Recently, new approaches have been reported to improve the dense integration of PICs. In this regard, plasmonic waveguides20, metal-dielectric hybrid structures21, and metamaterial-based structures can be used to shrink the footprint of devices22. In the design of PICs, the effect of waveguides on each other must be considered. This is due to mode overlapping between neighboring waveguides, that results in some coupling and CT between the waveguides. However, when the optical modes are strongly confined, the overlap and the CT between waveguides are weak and insignificant. As a result, CT is considered an essential factor of the optical waveguides and device packing density. Hence, various crosstalk reduction techniques have been developed in recent years, such as nanophotonic cloaking23 and waveguide super-lattices24. The results indicate that the majority of CT reduction methods have been obtained at telecommunication wavelengths, 1.3 µm, and 1.55 µm. Also, subwavelength silicon strips and gratings have been introduced into the optical waveguide for controlling guided light in the PICs25,26. Consequently, compact coupled waveguide devices have emerged in recent years27. Khavasi et al.25, have added two subwavelength strips between two adjacent waveguides, where all-dielectric metamaterials generated a highly confined mode. Therefore, a noticeable increase in the Lc is induced in comparison to the strips-free case25. The Lc extends up to two orders of magnitude by adding three silicon strips between two neighboring waveguides when compared to the case of without strips. Yu et al. have achieved numerical results at the same wavelength and size of waveguides28. Furthermore, Yang et al. have improved the Lc by three orders of magnitude greater than that obtained in28 by introducing three nonuniform Si strips between the two waveguides29. It is worth noting that all of the aforementioned studies have worked in the NIR region, namely at λ = 1.55 µm based on the introduction of silicon strips or grating between standard SOI waveguides.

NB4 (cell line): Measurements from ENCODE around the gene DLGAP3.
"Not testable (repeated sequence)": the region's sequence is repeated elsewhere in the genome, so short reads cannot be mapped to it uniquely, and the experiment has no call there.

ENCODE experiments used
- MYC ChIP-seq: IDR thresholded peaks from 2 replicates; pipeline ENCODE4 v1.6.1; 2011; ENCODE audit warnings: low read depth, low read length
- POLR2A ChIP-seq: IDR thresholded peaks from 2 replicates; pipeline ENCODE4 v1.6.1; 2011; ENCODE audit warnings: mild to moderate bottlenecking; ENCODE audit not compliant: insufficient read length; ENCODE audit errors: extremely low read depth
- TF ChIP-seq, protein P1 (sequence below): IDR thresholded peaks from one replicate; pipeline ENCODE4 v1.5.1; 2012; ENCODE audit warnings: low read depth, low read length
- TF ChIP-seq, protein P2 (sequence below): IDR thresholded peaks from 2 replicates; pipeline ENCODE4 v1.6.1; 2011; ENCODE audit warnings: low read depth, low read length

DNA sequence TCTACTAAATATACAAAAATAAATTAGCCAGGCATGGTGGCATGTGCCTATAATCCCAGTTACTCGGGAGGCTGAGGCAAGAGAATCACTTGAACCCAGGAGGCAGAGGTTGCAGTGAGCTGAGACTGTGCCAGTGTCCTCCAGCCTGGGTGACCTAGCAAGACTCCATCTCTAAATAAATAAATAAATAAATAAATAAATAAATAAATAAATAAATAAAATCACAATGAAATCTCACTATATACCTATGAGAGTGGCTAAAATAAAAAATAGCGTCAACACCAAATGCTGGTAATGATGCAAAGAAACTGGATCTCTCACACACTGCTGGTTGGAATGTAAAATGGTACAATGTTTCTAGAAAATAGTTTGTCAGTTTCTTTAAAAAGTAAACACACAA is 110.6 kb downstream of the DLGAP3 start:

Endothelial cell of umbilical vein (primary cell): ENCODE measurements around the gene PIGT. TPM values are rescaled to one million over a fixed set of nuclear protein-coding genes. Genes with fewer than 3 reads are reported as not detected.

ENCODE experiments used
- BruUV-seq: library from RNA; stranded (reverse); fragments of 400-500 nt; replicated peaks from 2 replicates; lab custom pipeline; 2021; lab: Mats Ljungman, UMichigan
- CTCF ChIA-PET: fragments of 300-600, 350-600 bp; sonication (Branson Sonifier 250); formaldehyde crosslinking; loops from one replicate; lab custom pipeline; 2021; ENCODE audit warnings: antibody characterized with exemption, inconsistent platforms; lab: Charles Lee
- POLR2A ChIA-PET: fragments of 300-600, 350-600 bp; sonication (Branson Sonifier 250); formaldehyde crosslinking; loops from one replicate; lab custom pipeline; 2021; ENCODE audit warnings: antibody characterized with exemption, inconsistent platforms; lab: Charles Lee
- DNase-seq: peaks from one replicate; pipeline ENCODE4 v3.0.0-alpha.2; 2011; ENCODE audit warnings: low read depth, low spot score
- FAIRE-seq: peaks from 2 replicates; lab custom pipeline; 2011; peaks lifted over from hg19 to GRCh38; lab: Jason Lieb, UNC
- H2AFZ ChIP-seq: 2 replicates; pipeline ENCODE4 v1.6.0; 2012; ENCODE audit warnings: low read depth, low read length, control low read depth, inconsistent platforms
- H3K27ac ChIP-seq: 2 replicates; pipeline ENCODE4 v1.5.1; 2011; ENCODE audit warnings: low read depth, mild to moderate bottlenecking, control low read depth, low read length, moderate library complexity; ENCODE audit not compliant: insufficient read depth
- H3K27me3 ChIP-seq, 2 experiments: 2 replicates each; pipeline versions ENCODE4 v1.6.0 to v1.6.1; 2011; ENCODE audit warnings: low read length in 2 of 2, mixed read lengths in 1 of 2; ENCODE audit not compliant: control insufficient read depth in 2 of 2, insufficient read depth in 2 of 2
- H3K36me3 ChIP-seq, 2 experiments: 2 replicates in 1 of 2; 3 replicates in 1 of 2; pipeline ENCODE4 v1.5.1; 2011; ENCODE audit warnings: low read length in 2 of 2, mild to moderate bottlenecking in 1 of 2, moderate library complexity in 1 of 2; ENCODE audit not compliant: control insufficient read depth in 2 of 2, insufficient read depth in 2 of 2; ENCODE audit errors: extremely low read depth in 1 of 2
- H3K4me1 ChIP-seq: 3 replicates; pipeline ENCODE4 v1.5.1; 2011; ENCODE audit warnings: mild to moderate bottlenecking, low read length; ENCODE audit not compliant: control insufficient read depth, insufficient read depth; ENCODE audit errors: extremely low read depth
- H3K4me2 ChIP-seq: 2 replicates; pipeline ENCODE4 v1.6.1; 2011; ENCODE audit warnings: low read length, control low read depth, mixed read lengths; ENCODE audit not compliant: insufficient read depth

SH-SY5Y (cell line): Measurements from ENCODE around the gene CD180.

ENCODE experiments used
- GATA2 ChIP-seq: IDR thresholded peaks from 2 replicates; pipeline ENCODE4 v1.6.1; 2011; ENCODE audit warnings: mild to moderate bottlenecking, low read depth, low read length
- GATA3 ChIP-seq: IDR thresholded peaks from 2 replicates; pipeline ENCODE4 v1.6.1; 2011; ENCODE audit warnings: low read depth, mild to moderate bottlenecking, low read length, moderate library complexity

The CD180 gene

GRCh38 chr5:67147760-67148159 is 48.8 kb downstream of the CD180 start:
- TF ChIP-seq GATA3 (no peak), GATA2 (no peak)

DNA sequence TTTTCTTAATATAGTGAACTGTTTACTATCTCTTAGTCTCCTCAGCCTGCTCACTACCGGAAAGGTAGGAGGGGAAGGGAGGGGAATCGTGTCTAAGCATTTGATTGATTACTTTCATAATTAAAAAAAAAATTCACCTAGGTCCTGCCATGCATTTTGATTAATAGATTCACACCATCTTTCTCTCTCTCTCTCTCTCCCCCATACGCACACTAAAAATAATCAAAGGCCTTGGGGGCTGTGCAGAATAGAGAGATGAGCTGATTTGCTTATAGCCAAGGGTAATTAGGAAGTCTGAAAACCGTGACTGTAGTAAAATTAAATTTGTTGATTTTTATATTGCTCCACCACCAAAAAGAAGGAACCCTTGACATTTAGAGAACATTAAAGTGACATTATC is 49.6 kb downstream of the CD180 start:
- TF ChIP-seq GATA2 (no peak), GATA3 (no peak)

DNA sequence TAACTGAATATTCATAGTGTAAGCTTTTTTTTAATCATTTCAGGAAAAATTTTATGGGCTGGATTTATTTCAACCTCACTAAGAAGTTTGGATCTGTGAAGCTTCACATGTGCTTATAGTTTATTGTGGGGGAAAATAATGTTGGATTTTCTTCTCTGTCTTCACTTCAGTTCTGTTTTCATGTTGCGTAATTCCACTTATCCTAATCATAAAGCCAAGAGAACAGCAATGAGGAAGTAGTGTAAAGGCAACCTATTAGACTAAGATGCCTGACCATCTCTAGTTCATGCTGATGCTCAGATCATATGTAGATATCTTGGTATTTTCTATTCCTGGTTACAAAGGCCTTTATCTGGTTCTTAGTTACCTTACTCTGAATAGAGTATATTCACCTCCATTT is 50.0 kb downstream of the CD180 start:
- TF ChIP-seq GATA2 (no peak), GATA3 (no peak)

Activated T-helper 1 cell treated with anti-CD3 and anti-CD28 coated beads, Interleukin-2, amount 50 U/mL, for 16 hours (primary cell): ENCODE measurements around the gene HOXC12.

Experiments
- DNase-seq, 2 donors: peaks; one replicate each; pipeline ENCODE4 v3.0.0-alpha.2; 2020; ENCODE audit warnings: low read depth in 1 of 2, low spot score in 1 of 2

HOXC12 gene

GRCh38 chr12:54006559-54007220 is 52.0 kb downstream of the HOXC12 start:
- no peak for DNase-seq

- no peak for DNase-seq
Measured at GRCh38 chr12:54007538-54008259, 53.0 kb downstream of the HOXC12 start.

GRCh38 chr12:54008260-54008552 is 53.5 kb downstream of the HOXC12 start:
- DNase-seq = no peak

Silicon-on-calcium-fluoride (SOCF) platform is employed instead of standard SOI at the MIR wavelength region because of its high thermo optical coefficient and polarization sensitivity30. In addition, the absorption of SiO2 is quite high at this spectral regime31, therefore, CaF2 with n ≈ 1.4 (in the MIR spectrum) and a transmission window up to ≈ 9 µm is employed as a substrate. It is worth noting that CaF2 allows high index contrast and high transmission compared to other materials like sapphire (Al2O3) (n ≈ 1.7) and silicon nitride (Si3N4) (n ≈ 1.9) with transmission windows of up to ≈ 5.5 µm and ≈ 7 µm, respectively7. The wavelength region 3–5 µm contains atmospheric transmission windows, which allow silicon photonics to be used in light detection and ranging systems (LIDAR) and MIR communications6. In addition, the wavelength of 3.5 µm is used in sensing applications32 and microring resonators with low-loss propagation33.